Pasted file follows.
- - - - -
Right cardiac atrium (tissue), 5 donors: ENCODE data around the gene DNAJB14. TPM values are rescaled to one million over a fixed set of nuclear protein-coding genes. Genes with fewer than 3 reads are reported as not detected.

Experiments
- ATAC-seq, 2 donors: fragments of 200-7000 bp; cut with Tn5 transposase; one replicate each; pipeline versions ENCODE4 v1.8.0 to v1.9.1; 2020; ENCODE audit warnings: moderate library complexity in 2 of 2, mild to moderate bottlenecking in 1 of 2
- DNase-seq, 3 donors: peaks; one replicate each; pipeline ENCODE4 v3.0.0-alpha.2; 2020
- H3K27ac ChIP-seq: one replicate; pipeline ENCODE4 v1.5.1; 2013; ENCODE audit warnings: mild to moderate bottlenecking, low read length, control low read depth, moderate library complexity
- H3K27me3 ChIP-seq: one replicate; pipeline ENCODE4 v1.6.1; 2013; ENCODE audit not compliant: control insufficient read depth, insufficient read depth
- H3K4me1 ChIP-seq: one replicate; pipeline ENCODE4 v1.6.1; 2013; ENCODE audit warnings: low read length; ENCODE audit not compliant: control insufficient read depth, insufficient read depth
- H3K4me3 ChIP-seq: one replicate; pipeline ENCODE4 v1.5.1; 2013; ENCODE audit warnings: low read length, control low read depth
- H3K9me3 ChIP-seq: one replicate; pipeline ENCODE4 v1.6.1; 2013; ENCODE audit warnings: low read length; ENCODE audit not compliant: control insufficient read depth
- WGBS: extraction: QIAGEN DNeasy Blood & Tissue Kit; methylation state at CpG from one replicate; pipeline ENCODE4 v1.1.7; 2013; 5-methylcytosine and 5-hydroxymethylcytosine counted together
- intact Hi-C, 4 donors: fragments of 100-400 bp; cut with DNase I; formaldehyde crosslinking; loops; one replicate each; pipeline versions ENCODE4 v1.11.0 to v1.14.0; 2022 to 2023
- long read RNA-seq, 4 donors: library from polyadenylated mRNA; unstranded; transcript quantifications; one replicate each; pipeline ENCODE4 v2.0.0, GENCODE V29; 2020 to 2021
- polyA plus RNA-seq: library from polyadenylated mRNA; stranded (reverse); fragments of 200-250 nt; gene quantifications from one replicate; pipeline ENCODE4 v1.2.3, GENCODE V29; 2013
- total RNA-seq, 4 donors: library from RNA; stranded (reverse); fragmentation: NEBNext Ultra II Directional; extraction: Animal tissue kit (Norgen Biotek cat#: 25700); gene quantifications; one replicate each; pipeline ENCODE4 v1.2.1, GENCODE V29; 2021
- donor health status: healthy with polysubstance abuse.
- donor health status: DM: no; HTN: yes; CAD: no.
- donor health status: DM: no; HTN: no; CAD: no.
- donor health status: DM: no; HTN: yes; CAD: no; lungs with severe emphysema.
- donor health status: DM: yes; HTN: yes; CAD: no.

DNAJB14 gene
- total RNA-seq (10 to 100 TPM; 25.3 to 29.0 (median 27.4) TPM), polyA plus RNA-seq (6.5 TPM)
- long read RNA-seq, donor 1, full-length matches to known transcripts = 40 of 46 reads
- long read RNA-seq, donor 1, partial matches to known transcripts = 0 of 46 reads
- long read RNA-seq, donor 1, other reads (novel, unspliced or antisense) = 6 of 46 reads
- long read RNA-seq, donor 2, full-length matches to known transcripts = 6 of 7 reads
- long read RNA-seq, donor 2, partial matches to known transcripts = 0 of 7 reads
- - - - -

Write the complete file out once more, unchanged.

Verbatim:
Right cardiac atrium (tissue), 5 donors: ENCODE data around the gene DNAJB14. TPM values are rescaled to one million over a fixed set of nuclear protein-coding genes. Genes with fewer than 3 reads are reported as not detected.

Experiments
- ATAC-seq, 2 donors: fragments of 200-7000 bp; cut with Tn5 transposase; one replicate each; pipeline versions ENCODE4 v1.8.0 to v1.9.1; 2020; ENCODE audit warnings: moderate library complexity in 2 of 2, mild to moderate bottlenecking in 1 of 2
- DNase-seq, 3 donors: peaks; one replicate each; pipeline ENCODE4 v3.0.0-alpha.2; 2020
- H3K27ac ChIP-seq: one replicate; pipeline ENCODE4 v1.5.1; 2013; ENCODE audit warnings: mild to moderate bottlenecking, low read length, control low read depth, moderate library complexity
- H3K27me3 ChIP-seq: one replicate; pipeline ENCODE4 v1.6.1; 2013; ENCODE audit not compliant: control insufficient read depth, insufficient read depth
- H3K4me1 ChIP-seq: one replicate; pipeline ENCODE4 v1.6.1; 2013; ENCODE audit warnings: low read length; ENCODE audit not compliant: control insufficient read depth, insufficient read depth
- H3K4me3 ChIP-seq: one replicate; pipeline ENCODE4 v1.5.1; 2013; ENCODE audit warnings: low read length, control low read depth
- H3K9me3 ChIP-seq: one replicate; pipeline ENCODE4 v1.6.1; 2013; ENCODE audit warnings: low read length; ENCODE audit not compliant: control insufficient read depth
- WGBS: extraction: QIAGEN DNeasy Blood & Tissue Kit; methylation state at CpG from one replicate; pipeline ENCODE4 v1.1.7; 2013; 5-methylcytosine and 5-hydroxymethylcytosine counted together
- intact Hi-C, 4 donors: fragments of 100-400 bp; cut with DNase I; formaldehyde crosslinking; loops; one replicate each; pipeline versions ENCODE4 v1.11.0 to v1.14.0; 2022 to 2023
- long read RNA-seq, 4 donors: library from polyadenylated mRNA; unstranded; transcript quantifications; one replicate each; pipeline ENCODE4 v2.0.0, GENCODE V29; 2020 to 2021
- polyA plus RNA-seq: library from polyadenylated mRNA; stranded (reverse); fragments of 200-250 nt; gene quantifications from one replicate; pipeline ENCODE4 v1.2.3, GENCODE V29; 2013
- total RNA-seq, 4 donors: library from RNA; stranded (reverse); fragmentation: NEBNext Ultra II Directional; extraction: Animal tissue kit (Norgen Biotek cat#: 25700); gene quantifications; one replicate each; pipeline ENCODE4 v1.2.1, GENCODE V29; 2021
- donor health status: healthy with polysubstance abuse.
- donor health status: DM: no; HTN: yes; CAD: no.
- donor health status: DM: no; HTN: no; CAD: no.
- donor health status: DM: no; HTN: yes; CAD: no; lungs with severe emphysema.
- donor health status: DM: yes; HTN: yes; CAD: no.

DNAJB14 gene
- total RNA-seq (10 to 100 TPM; 25.3 to 29.0 (median 27.4) TPM), polyA plus RNA-seq (6.5 TPM)
- long read RNA-seq, donor 1, full-length matches to known transcripts = 40 of 46 reads
- long read RNA-seq, donor 1, partial matches to known transcripts = 0 of 46 reads
- long read RNA-seq, donor 1, other reads (novel, unspliced or antisense) = 6 of 46 reads
- long read RNA-seq, donor 2, full-length matches to known transcripts = 6 of 7 reads
- long read RNA-seq, donor 2, partial matches to known transcripts = 0 of 7 reads